Not sufficiently sexy or succinct for a 30-second attack ad seems to be the verdict of the national punditry. State politics-watchers don’t think there’s enough there to change the kinds of love-him-or-hate-him responses Walker tends to inspire.

Maybe so. And yet in the long run, Walker’s brand of politics is more corrosive to representative democracy than a whole closet full of blue dresses.

A GOP Purified America!!! Arizona's "Religious Freedom" Bill Backers Borderline Frightening.

Rep. James Sensenbrenner was surprised to see how others took NSA spying well beyond what he thought the law allowed. Well, that’s the real problem isn’t it?

Republicans don’t seem to think that the “letter of the law” is an issue. In their minds, they know what they originally intended, and no one would ever think to use the letter of the law in their sloppily written legislation to force right wing purity onto other Americans…ever.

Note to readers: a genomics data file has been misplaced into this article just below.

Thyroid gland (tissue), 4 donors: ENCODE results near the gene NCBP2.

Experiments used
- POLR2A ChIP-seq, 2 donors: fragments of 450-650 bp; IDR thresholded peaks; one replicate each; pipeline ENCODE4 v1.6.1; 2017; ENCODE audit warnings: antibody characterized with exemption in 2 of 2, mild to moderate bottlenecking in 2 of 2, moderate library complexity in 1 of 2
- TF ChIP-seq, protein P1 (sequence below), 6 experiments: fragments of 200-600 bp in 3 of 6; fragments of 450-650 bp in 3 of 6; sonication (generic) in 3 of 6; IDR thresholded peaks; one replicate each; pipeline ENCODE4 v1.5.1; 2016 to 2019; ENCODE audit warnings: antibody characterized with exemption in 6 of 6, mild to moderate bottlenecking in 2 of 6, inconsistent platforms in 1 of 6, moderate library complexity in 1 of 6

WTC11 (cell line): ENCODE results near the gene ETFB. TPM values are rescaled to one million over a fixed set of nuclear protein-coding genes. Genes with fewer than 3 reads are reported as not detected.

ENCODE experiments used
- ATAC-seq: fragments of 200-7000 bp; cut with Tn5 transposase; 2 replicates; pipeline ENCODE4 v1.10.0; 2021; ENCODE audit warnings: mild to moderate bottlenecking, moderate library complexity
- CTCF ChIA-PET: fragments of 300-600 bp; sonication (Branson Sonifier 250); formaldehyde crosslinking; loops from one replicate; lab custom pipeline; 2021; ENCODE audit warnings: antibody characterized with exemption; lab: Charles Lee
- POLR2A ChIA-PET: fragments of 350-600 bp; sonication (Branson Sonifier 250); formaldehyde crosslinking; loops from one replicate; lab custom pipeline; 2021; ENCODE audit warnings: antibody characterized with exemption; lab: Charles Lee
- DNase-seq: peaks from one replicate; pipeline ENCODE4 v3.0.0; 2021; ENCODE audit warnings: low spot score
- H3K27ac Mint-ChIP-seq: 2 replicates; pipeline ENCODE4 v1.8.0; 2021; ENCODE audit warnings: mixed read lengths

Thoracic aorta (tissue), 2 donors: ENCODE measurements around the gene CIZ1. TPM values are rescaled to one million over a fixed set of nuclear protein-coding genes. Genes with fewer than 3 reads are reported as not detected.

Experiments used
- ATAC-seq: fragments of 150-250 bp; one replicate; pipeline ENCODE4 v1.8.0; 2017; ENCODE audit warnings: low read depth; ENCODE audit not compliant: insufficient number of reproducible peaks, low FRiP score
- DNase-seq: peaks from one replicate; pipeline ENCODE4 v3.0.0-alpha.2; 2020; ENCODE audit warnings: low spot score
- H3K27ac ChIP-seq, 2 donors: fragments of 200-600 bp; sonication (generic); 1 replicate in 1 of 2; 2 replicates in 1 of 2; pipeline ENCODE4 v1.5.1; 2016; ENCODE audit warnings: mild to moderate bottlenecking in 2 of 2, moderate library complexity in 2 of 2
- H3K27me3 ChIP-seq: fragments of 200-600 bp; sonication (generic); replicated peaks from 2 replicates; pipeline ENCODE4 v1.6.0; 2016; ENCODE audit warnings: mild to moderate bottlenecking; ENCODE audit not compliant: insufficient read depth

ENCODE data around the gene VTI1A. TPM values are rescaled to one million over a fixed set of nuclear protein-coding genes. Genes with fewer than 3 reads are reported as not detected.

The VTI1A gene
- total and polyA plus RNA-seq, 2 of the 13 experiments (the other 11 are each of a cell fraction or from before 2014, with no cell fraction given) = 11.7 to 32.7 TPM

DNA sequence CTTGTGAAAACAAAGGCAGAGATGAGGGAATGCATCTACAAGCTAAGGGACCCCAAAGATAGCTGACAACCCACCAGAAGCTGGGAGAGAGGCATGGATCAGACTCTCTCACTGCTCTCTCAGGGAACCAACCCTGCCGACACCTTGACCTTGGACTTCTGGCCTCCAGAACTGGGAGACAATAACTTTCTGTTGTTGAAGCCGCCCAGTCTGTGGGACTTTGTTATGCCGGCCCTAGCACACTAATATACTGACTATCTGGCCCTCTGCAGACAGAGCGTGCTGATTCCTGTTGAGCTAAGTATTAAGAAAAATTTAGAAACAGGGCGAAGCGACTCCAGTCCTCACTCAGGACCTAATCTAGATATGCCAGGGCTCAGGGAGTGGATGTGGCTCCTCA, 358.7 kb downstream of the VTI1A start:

In the clip below, CNN's "Anderson Cooper 360" takes on Arizona State Sen. Al Melvin (R) who only sees SB 1062 legislation as a preemptive strike supporting religious freedom, while allowing discrimination against LGBT individuals. He continually claims he would never discriminate, and knows no one who would, despite the fact the law would legally allow it. Cooper is amazed by Melvin's answers. 

But first, Lawrence O'Donnell's the introduction with multiple clips showing us where Gov. Jan Brewer and other low information Arizona politicians want to take this nation:

So Cooper asked Melvin if he could cite a case where religious freedom was "under attack" in Arizona. Melvin bizarrely responded "not now, no, but how about tomorrow?"